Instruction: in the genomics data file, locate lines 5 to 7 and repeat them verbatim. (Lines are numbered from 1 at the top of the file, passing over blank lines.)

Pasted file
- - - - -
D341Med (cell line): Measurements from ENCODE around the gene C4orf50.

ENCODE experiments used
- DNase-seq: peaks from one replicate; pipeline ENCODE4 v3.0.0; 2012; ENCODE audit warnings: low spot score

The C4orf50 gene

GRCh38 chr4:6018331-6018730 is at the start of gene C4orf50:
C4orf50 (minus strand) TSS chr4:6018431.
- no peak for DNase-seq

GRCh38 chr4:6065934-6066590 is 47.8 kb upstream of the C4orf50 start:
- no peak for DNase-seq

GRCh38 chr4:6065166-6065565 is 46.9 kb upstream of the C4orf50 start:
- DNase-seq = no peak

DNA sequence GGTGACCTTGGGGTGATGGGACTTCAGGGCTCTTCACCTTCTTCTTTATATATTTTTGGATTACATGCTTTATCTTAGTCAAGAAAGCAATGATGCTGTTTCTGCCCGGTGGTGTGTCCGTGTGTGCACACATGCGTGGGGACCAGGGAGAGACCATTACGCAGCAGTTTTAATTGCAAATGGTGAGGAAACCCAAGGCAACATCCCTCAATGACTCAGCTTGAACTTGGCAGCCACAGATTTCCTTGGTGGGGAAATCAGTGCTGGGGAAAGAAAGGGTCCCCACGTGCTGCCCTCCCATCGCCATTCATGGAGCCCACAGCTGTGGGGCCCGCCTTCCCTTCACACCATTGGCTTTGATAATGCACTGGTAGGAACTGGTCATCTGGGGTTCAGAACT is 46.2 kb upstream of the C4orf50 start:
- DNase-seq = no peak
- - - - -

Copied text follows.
GRCh38 chr4:6018331-6018730 is at the start of gene C4orf50:
C4orf50 (minus strand) TSS chr4:6018431.
- no peak for DNase-seq